• Susan Kaplan

    If you cannot afford to pay for college education, the Court should not force parents to take additional loans (if they can qualify) and barely survive in order to do so. If you cant afford an attorney you are dead in the water, you have to pay both support and college expenses and if you cannot they will issue a bench warrant for your arrest. In our case they added the college expenses to child support arrears and they will have to be paid forever.
    My husband is 62 years old. He has a heart condition and he will not be able to retire anytime until these are paid, and his ex-wife wants the Court to make him pay and to make arrangements for payments in the event of his death! The court does not look at the situation unless an attorney makes it…without an attorney you will either die trying to pay, or die in jail. Those are the choices. How can you get help!!!

  • linda

    this past june my last 2 children graduated high school… My ex and I agreed to emmancipation.. We have twins that are attending college . One twin dropped out but is going back this fall.. The other, who by no choice of mine, decided to let his father talk him into attending college in NJ and reside with him… NOW, my ex is taking me to court and claiming , “change of circumstance” and wants me to pay support to him for the twin living with him! How can he back out of “emmancipation”. My son tells me he did not know about it and cant control his father… My income is far lower than my ex’s. My sons attend college and have student loans.. My low pay finally paid off for something! I send money to my son for car insurance premiums and traveling money. My daughter told me that my ex is doing this because he wants me to loose my house.. I am sooo distraught! I thought I was finally rid of my abusive ex but he keeps coming! Someone once told me that it is never over til the fat lady sings… At this point I am thinking it is never over til I am 8 feet under… How do I get my ex to leave me alone!

  • Linda,

    Since I can’t tell from your question, do you have a written Agreement clearly stating that both children are emancipated? Is “emancipation” defined?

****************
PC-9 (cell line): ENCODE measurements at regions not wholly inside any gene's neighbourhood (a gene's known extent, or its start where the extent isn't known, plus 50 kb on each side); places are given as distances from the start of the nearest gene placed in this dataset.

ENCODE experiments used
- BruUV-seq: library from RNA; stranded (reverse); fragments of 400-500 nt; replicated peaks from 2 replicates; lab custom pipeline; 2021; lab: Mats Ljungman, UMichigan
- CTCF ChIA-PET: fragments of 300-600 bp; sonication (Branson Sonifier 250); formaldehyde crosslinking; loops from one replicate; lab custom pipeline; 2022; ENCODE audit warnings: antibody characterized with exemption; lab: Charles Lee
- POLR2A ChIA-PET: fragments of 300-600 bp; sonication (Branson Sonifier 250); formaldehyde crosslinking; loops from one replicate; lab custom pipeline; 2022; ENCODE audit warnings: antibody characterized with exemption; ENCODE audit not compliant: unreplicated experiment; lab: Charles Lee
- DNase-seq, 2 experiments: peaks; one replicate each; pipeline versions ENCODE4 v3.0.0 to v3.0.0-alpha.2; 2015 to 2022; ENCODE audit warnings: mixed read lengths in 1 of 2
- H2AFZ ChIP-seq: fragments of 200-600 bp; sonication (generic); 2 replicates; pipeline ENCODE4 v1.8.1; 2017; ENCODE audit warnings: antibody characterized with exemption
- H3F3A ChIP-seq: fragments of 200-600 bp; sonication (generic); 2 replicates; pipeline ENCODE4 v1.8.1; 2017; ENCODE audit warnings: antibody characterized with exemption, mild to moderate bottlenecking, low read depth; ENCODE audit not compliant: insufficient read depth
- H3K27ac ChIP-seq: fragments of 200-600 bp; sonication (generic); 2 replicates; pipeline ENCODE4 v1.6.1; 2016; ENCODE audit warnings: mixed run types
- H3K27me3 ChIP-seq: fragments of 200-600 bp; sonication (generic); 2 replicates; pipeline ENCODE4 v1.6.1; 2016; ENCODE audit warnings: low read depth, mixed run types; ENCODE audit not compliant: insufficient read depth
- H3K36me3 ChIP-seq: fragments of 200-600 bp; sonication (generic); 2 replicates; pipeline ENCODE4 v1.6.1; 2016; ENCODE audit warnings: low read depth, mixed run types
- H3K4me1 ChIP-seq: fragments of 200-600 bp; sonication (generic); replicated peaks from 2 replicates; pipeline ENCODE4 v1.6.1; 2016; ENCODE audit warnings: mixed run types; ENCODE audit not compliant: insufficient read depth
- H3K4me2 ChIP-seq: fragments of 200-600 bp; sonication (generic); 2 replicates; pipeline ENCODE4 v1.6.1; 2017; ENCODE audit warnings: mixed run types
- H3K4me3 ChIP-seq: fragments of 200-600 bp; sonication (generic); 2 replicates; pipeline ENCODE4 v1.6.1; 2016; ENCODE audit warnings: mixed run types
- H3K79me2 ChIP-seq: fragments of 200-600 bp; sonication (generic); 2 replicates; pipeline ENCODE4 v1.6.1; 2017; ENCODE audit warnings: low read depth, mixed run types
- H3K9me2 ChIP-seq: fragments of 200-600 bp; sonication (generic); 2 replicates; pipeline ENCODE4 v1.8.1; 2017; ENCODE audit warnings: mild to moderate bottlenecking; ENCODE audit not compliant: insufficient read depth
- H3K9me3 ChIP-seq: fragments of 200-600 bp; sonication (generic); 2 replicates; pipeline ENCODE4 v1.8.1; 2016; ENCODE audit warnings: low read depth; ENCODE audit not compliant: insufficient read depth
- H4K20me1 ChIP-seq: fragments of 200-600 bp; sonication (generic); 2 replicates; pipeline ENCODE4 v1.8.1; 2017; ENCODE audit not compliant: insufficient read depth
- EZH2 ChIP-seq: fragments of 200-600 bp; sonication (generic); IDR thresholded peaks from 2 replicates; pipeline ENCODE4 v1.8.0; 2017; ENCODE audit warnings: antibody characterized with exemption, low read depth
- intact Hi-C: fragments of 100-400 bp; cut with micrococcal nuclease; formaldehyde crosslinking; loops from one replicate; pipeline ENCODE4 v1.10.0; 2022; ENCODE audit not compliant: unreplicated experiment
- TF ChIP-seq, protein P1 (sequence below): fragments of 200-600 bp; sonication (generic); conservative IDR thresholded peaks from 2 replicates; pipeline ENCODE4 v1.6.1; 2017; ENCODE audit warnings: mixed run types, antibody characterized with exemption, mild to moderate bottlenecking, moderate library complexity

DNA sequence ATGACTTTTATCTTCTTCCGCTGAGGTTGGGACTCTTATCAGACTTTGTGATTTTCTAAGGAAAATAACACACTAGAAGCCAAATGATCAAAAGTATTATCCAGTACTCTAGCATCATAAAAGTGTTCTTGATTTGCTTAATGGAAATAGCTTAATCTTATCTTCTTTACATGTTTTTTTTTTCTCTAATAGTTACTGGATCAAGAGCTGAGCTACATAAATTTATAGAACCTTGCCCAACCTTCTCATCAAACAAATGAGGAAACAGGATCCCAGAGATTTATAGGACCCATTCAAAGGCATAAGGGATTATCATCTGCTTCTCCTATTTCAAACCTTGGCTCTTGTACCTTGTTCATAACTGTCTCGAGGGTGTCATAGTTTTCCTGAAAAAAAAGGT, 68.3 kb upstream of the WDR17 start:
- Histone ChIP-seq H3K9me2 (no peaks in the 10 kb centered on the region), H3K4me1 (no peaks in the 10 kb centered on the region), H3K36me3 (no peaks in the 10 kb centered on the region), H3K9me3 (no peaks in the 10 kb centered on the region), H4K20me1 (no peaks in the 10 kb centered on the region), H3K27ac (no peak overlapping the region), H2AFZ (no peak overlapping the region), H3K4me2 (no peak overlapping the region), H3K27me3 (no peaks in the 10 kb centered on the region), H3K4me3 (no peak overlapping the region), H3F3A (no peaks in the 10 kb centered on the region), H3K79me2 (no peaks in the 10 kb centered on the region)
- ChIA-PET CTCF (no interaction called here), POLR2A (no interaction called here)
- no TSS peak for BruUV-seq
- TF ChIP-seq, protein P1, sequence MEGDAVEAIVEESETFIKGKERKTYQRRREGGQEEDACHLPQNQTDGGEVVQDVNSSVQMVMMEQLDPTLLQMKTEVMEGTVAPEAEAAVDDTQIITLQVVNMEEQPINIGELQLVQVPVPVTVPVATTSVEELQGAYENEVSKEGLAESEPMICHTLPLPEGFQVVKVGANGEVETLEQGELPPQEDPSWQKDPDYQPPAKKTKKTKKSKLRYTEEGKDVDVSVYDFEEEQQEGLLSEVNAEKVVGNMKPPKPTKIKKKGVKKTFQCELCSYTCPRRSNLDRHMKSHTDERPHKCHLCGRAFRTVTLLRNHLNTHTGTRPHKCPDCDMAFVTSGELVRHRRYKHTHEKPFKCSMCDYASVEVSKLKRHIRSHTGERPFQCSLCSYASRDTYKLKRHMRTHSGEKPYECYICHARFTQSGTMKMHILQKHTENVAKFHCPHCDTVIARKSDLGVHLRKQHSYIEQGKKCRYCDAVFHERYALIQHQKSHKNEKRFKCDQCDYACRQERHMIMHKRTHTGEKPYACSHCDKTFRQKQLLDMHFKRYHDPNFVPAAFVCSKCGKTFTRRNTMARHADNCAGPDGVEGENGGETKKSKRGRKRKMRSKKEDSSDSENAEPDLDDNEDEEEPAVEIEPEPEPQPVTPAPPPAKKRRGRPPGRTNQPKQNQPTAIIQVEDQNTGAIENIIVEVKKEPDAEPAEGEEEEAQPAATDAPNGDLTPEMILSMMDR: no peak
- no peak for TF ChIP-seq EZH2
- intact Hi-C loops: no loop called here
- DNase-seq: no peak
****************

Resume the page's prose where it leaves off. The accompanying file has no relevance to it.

What state was the divorce entered in? Does the Agreement say that the laws of that state will govern any future disputes?

    John Eory

  • Al

    Are there any cases where it’s clearly defined what’s a college expense and what’s not? Tuition, books, room/board are obvious but what about car expenses (if living on campus) clothing, food, etc. If I still pay the same child support as before college shouldn’t these expenses be part of CS?

  • Al,

    Good question. The term “college costs” can be expansive enough to cover all the categories you mention, as well as others such as travel to/from school in some cases. The starting point is to obtain a mutually-agreeable definition in your particular circumstances. The second issue is, as you raise, that of child support while a child is attending college. The law gives consideration to room and board expenses for away-from-home students in terms of child support so as not to “double dip” the non-custodial parent. There is, however, no hard and fast rule as to the amount of a child support reduction in such situations and, assuming child support is reduced, it would likely only be for the number of weeks the child is actually away from home. The other weeks would require a higher payment. I have seen courts blend the two into one amount which the non-custodial pays year-round.

    Note that for a child to remain unemancipated after age 18, (and therefore entitled to support) he/she must be a full time college or vocational school student.

    John Eory